Angels' Tony Reagins doesn't brush aside criticism

General manager says the responsibility for the team's underachievement falls squarely on his shoulders.

September 11, 2010|By Kevin Baxter

Go ahead Angels fans, take your best shot.

Unhappy with the way the team has played this season? So is the general manager.

"It's been frustrating," said Tony Reagins, who just happens to be the general manager. "We haven't performed to the level that we're capable of performing in virtually every area."

Convinced there's a lot of work to do this winter to fix things? So is the general manager.

"Playing this type of baseball is definitely not something that we're going to settle for," Reagins said. "We'll evaluate every aspect of the organization from a baseball standpoint. And we're going to get better."

Looking for someone to blame for the fact that the Angels, who came within two victories of the World Series a year ago, will likely finish with a losing record this season for the first time since 2003? Look no further than the general manager, the general manager says.

"That responsibility falls on me," Reagins said. "Putting the talent on the field is something that I'm accountable for. This year we've underperformed."

Underperformed everywhere.

The team that led the majors in batting last season started Saturday without a .300 hitter or a player who will finish the season with 90 runs batted in. The team that led the majors in saves each of the last two seasons started Saturday with fewer saves as a team than nine closers had by themselves.

And in the front office, which three years ago signed Torii Hunter and two years ago acquired Mark Teixeira at the trade deadline, the Angels have given away more than they got in return, dealing former All-Star Joe Saunders and five other pitchers to acquire infielder Alberto Callaspo and right-hander Dan Haren in separate trades.

Two years ago, Reagins was the American League's executive of the year and in his first two seasons as a general manager, the Angels won 197 games. He had the Midas touch in that everything he touched turned to gold.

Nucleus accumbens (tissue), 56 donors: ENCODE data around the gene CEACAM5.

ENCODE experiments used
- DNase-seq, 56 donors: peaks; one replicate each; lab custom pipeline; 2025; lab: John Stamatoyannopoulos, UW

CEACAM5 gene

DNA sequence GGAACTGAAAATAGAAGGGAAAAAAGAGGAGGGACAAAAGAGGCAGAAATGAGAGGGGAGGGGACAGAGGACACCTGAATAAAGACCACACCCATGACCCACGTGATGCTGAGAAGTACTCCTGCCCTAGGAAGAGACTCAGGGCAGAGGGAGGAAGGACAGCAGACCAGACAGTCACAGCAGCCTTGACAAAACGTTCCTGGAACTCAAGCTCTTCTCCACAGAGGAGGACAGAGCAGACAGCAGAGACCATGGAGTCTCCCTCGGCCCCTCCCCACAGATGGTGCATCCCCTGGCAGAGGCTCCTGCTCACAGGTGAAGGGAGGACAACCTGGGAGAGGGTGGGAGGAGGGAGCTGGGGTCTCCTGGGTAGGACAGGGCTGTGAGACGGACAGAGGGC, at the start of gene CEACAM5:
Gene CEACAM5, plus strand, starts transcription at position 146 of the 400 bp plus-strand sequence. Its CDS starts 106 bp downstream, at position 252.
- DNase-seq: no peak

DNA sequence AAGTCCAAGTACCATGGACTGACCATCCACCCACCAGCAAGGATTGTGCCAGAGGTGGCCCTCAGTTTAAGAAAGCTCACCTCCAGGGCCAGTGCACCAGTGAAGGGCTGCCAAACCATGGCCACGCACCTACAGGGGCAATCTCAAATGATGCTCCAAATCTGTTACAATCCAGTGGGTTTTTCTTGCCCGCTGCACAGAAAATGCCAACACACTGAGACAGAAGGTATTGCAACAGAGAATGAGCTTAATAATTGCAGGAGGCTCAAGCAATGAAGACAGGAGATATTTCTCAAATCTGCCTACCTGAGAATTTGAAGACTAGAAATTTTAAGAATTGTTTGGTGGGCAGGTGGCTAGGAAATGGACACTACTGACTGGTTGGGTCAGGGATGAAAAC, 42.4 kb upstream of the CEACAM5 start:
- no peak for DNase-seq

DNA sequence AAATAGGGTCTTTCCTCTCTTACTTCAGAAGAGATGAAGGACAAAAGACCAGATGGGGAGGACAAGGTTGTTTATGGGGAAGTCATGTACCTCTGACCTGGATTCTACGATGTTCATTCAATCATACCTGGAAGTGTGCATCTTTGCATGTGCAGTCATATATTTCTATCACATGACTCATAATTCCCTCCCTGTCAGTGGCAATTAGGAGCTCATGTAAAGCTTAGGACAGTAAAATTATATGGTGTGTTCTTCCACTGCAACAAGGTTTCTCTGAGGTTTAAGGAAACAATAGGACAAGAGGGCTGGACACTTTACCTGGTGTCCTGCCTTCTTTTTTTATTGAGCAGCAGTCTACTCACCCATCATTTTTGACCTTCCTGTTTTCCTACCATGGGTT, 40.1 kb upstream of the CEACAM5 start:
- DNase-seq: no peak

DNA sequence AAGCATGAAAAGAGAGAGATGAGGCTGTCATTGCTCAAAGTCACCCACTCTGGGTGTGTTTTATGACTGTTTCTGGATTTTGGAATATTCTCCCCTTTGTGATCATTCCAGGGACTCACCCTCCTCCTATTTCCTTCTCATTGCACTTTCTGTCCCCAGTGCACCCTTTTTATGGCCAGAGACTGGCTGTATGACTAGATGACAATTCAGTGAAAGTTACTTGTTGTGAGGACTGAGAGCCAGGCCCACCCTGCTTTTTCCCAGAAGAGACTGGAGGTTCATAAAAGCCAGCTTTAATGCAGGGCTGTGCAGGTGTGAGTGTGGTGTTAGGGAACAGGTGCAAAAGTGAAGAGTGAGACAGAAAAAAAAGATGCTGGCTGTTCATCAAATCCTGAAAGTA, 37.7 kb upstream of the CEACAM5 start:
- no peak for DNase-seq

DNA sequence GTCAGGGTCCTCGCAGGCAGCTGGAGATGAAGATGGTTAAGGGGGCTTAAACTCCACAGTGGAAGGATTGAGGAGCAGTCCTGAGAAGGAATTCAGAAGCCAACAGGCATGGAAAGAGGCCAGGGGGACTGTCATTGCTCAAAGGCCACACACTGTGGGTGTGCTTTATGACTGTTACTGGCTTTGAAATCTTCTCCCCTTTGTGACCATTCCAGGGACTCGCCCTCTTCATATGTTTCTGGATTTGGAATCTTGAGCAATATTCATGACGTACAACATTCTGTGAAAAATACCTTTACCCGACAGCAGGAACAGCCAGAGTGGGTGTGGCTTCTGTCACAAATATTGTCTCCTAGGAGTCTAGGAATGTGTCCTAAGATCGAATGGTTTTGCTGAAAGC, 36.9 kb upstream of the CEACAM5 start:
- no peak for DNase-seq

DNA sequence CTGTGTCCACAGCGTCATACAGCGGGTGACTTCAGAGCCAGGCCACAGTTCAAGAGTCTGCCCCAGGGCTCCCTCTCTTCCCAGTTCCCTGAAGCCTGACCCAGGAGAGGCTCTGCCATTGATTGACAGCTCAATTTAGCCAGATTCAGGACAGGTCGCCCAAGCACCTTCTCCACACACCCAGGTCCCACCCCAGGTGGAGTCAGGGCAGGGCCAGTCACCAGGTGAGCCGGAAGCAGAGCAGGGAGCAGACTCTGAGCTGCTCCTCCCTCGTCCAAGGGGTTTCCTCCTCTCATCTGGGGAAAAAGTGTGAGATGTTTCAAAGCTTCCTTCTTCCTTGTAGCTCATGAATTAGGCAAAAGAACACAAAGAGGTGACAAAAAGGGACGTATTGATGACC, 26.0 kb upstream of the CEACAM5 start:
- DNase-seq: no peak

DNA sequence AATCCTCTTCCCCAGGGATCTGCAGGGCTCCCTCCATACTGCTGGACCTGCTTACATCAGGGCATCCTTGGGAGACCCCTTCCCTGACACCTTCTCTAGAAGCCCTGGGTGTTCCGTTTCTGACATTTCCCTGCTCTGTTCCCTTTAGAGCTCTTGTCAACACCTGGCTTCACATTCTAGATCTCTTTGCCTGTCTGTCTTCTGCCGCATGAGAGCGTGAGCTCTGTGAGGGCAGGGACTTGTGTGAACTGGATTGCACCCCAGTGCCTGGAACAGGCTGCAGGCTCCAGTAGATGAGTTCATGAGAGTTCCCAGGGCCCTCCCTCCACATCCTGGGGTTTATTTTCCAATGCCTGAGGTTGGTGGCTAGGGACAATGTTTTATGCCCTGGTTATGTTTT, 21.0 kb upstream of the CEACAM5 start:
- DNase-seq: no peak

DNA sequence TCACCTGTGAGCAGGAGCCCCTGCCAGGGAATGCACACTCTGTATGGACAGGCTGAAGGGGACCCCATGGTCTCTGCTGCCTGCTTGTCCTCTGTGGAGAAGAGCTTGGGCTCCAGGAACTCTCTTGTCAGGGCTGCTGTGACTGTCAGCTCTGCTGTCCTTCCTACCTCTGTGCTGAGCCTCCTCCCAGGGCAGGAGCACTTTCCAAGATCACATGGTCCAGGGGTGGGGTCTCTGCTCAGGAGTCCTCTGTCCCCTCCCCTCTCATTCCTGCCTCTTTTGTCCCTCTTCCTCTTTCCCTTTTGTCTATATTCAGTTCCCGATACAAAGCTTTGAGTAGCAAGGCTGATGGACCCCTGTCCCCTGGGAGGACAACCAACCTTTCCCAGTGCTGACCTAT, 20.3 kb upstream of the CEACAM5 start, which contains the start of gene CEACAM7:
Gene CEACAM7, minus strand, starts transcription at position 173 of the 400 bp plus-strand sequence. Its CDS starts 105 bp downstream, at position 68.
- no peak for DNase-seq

Let Francisco Rodriguez go six weeks after setting the single-season save record? No problem. Reagins signed Brian Fuentes, who went on to the lead the majors in saves.

Lose three-fifths of your starting rotation a week into the 2009 season? No problem. Give the ball to career minor league pitcher Matt Palmer and watch him win nine of 10 decisions as a starter.

This season, however, everything Reagins has touched has turned to aluminum.

He let designated hitter Vladimir Guerrero walk and Guerrero is leading the Texas Rangers to a division title. He signed Hideki Matsui as Guerrero's replacement and Matsui is having his worst full season since arriving at the majors eight years ago.

"I don't know if it's fair or not fair," Reagins said of the criticism and second guessing he's received. "But … that's the nature of the job and it's the nature of the business. And I'm fine with that.

"We get evaluated on a daily basis by what we do."

The Haren deal was especially lopsided — in favor of the Arizona Diamondbacks, who acquired Saunders, a 29-year-old left-hander still two seasons from free agency, then had to fight the urge to burst out laughing when the Angels agreed to throw in reliever Rafael Rodriguez and minor league left-handers Tyler Skaggs and Patrick Corbin, two of the team's top 12 prospects according to Baseball America.

It was a curious trade, one in which the Angels took on more than $33 million in salary obligations over four seasons. Yet, Reagins says he would make it again if had the chance.

"Absolutely," he said. "We were looking at trying to improve our club. We felt being able to get a player like Dan Haren made us better at the time. And will make us better in the future."

Never mind that Saunders is younger, cheaper and has more wins over the last three seasons than Haren. Reality, apparently, can be evasive at times.

But if Reagins won't admit that the Haren trade was a mistake, he will admit this year has been a learning experience, one filled with painful lessons.

Reagins didn't replace the base-stealing threat free agent Chone Figgins took with him when he left for Seattle, for example, and counted too heavily on Brandon Wood to take Figgins' place at third base.


Then there was the Angels' inability to replace switch-hitting slugger Kendry Morales, who was lost for the season after suffering a broken leg in late May.

A week after Morales went on the disabled list, the Angels climbed into first place alone for the only time this season. They've been nine games under .500 since then.

Double ouch!

"We're in a position that we haven't been in in a long time," Reagins said. "You look for ways to see how you can do things better, be more efficient."

Hunter, who Reagins signed only a month after replacing Bill Stoneman as general manager, isn't sure Reagins deserves all the blame.

"I think it's more of the players' fault. We're the ones on the field playing the game. And I just don't think we got the job done," he said. "You have to look at what he's done. [It's] just one year. What we're going through doesn't mean anything."

It does if you're Reagins.

"My goal is not to ever see this again," he said. "We're going to win and we're going to win every year. That's what we set out to do. And we're not going to rest until we win a world championship."

And if they don't win? Well, then Reagins says you can blame the general manager.

That's what he's going to do.

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